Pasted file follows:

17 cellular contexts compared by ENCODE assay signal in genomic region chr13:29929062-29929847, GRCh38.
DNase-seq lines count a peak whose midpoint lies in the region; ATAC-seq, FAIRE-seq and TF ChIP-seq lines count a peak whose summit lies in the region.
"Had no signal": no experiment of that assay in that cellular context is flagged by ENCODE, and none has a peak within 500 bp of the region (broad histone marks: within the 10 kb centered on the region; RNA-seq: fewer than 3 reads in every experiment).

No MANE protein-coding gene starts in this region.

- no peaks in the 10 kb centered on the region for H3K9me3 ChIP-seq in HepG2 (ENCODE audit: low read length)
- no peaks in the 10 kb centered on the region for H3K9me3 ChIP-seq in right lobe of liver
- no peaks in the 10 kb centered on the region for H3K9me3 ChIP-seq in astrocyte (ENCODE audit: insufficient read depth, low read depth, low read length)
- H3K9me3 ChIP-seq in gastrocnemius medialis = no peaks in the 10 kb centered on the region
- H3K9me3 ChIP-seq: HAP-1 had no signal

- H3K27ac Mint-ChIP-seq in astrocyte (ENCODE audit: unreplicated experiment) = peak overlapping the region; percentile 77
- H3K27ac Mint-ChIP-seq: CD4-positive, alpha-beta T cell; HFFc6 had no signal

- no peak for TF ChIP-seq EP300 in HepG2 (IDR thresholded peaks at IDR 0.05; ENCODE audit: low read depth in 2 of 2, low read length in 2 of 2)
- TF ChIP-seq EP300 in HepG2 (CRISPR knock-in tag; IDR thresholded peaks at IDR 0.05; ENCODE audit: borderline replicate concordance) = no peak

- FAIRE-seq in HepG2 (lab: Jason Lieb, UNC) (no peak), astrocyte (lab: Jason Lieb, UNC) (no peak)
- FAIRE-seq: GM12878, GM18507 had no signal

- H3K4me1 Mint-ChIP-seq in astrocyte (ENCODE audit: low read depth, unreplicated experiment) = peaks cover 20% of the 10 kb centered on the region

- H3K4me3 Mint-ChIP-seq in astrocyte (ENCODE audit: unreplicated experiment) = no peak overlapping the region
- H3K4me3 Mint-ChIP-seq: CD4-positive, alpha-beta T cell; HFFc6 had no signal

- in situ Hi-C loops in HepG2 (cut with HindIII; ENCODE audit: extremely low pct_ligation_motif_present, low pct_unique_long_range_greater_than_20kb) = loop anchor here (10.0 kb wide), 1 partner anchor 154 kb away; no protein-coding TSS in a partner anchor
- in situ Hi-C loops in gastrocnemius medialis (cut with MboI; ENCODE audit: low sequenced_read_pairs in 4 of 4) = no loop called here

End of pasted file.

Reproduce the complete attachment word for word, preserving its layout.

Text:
17 cellular contexts compared by ENCODE assay signal in genomic region chr13:29929062-29929847, GRCh38.
DNase-seq lines count a peak whose midpoint lies in the region; ATAC-seq, FAIRE-seq and TF ChIP-seq lines count a peak whose summit lies in the region.
"Had no signal": no experiment of that assay in that cellular context is flagged by ENCODE, and none has a peak within 500 bp of the region (broad histone marks: within the 10 kb centered on the region; RNA-seq: fewer than 3 reads in every experiment).

No MANE protein-coding gene starts in this region.

- no peaks in the 10 kb centered on the region for H3K9me3 ChIP-seq in HepG2 (ENCODE audit: low read length)
- no peaks in the 10 kb centered on the region for H3K9me3 ChIP-seq in right lobe of liver
- no peaks in the 10 kb centered on the region for H3K9me3 ChIP-seq in astrocyte (ENCODE audit: insufficient read depth, low read depth, low read length)
- H3K9me3 ChIP-seq in gastrocnemius medialis = no peaks in the 10 kb centered on the region
- H3K9me3 ChIP-seq: HAP-1 had no signal

- H3K27ac Mint-ChIP-seq in astrocyte (ENCODE audit: unreplicated experiment) = peak overlapping the region; percentile 77
- H3K27ac Mint-ChIP-seq: CD4-positive, alpha-beta T cell; HFFc6 had no signal

- no peak for TF ChIP-seq EP300 in HepG2 (IDR thresholded peaks at IDR 0.05; ENCODE audit: low read depth in 2 of 2, low read length in 2 of 2)
- TF ChIP-seq EP300 in HepG2 (CRISPR knock-in tag; IDR thresholded peaks at IDR 0.05; ENCODE audit: borderline replicate concordance) = no peak

- FAIRE-seq in HepG2 (lab: Jason Lieb, UNC) (no peak), astrocyte (lab: Jason Lieb, UNC) (no peak)
- FAIRE-seq: GM12878, GM18507 had no signal

- H3K4me1 Mint-ChIP-seq in astrocyte (ENCODE audit: low read depth, unreplicated experiment) = peaks cover 20% of the 10 kb centered on the region

- H3K4me3 Mint-ChIP-seq in astrocyte (ENCODE audit: unreplicated experiment) = no peak overlapping the region
- H3K4me3 Mint-ChIP-seq: CD4-positive, alpha-beta T cell; HFFc6 had no signal

- in situ Hi-C loops in HepG2 (cut with HindIII; ENCODE audit: extremely low pct_ligation_motif_present, low pct_unique_long_range_greater_than_20kb) = loop anchor here (10.0 kb wide), 1 partner anchor 154 kb away; no protein-coding TSS in a partner anchor
- in situ Hi-C loops in gastrocnemius medialis (cut with MboI; ENCODE audit: low sequenced_read_pairs in 4 of 4) = no loop called here